If you’re desperate for a child or desperate to be rid of one, the Internet is here to help. You can save time, avoid bureaucratic interference and escape the prying eyes of child welfare busybodies. Yes, it’s every bit as awful as it sounds. But it’s true.
Illinois, we are told, has some of the strongest adoption laws in the nation. But those laws “are not enough to stem the horrible practice of ‘re-homing’ adopted children who are in perilous circumstances,” according to state Rep. Sara Feigenholtz, D- Chicago, who chaired a hearing on Internet adoptions last week.
“Re-homing” is a term that describes transactions — typically arranged through online contacts — between frazzled parents who want to unload kids they regret adopting and strangers who can’t or won’t adopt through legal channels.
The practice was illuminated in September by Reuters reporter Megan Twohey, who spent 18 months investigating this thriving underground market. Most often, these are the children of failed international adoptions. Adoptive parents who can’t deal with their kids’ emotional, behavioral or health problems place them with new families found on Internet message boards. The child in the middle has no advocate.
At their most benign, the child swaps remind us of the adoptions brokered by animal rescue organizations. A rambunctious spaniel who turns out to be too much for one family might live happily ever after with another. That is, in fact, the context in which the word “re-homing” is most often used. As Twohey showed, though, the process for “re-homing” is far less rigorous for children than for pets. Rescue groups typically require an application, a home inspection and a background check. Feigenholtz, who adopted a cat earlier this year, pointed out at last week’s hearing that she had to sign a contract promising not to re-home the animal.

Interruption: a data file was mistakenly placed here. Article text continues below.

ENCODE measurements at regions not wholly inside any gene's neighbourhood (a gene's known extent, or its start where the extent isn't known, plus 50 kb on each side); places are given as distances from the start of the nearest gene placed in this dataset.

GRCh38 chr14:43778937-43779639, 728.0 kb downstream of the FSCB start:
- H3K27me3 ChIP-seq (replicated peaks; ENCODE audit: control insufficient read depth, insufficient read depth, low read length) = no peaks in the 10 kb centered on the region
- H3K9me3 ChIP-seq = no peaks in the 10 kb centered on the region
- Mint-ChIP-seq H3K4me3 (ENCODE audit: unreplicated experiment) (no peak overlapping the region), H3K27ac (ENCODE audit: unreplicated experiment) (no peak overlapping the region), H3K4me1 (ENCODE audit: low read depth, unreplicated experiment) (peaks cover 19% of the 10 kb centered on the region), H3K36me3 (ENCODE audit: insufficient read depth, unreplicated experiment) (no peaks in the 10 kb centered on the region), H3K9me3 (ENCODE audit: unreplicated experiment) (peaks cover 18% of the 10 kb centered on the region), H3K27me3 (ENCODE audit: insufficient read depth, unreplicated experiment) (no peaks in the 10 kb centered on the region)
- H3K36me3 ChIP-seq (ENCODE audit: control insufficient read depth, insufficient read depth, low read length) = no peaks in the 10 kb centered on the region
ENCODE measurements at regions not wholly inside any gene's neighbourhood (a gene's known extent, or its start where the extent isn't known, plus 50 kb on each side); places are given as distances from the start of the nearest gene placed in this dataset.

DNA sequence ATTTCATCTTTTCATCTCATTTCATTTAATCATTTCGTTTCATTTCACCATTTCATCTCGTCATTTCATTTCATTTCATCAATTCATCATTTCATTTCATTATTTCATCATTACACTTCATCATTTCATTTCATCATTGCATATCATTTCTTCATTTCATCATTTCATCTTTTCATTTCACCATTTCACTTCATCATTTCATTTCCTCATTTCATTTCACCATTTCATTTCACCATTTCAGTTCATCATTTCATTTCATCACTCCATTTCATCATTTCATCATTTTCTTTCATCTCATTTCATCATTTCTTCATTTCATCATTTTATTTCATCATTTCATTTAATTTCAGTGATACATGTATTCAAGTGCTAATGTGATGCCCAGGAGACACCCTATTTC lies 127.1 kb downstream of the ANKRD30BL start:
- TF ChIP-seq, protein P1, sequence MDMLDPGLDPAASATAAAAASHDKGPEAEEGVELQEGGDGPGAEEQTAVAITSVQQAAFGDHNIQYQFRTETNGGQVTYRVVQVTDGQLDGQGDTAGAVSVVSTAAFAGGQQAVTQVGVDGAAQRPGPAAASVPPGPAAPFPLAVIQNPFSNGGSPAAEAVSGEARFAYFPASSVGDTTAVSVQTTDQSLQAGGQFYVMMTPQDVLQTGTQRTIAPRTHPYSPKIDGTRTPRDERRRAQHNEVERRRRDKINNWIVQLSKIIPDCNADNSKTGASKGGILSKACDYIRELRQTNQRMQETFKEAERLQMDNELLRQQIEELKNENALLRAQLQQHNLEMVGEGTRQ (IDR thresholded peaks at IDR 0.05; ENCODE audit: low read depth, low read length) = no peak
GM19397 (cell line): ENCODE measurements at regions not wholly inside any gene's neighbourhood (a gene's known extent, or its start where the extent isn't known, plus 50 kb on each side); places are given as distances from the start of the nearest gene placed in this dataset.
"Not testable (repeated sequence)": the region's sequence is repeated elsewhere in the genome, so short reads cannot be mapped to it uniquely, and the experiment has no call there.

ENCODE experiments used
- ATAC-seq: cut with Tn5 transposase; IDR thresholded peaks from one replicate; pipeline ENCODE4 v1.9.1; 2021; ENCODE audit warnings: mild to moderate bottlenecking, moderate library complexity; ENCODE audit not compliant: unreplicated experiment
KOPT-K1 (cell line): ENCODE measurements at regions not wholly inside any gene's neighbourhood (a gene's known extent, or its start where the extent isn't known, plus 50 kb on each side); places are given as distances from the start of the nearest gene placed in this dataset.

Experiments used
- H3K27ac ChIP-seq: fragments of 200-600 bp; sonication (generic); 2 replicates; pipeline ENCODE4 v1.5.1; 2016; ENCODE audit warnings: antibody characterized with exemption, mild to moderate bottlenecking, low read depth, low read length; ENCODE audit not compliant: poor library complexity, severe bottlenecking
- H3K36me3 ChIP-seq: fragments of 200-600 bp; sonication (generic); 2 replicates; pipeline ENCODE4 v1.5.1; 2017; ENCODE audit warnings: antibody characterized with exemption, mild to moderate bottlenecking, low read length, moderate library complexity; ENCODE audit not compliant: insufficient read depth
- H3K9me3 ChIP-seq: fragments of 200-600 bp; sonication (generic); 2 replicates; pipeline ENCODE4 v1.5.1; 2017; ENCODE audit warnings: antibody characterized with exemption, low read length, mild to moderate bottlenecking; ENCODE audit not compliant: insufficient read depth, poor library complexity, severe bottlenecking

Exchanges that cross state lines are illegal in all 50 states, under the Interstate Compact on the Placement of Children. But violations are typically misdemeanors. State child endangerment laws also would apply to many such cases. But re-homing networks have been operating largely under the radar.
The hearing in Chicago touched on the need for stronger laws, better enforcement of the ones we have, and the scarcity of resources to help struggling adoptive parents before they resort to such measures.
The same day, 18 U.S. lawmakers called for similar hearings in Congress. Sen. Ron Wyden, D-Oregon, echoed the call in a letter to the heads of the departments of Justice, State, Health and Human Services and Homeland Security.
“Finding families for vulnerable children should never be a do-it-yourself process that involves nothing more than placing or responding to an advertisement online,” Wyden wrote.
Awful as it sounds, that’s exactly what is going on. It must be stopped.